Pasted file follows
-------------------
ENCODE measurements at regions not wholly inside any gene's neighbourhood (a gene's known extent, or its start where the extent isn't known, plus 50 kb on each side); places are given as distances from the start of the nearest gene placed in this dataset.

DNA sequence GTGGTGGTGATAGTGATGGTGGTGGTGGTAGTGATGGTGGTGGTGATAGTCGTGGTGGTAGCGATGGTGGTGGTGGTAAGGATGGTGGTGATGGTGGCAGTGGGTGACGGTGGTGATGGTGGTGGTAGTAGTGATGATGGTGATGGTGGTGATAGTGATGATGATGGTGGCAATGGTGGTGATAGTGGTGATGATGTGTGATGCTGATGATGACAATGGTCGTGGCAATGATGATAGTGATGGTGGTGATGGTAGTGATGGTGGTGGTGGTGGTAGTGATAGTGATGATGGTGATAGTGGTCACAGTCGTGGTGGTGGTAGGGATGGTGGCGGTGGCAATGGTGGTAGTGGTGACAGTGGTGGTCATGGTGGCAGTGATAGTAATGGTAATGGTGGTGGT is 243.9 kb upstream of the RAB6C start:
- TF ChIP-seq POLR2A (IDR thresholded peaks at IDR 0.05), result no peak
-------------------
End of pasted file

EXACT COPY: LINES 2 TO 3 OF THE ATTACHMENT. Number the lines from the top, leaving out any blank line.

DNA sequence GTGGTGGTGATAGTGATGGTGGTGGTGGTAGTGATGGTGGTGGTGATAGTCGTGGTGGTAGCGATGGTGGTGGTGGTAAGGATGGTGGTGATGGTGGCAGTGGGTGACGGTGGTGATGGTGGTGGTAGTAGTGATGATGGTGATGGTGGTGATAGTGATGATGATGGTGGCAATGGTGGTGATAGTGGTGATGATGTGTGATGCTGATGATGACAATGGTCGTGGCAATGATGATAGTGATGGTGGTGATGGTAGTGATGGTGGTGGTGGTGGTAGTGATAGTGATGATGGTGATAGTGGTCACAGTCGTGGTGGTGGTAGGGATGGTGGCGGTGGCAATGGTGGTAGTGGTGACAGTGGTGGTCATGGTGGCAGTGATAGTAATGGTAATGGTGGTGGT is 243.9 kb upstream of the RAB6C start:
- TF ChIP-seq POLR2A (IDR thresholded peaks at IDR 0.05), result no peak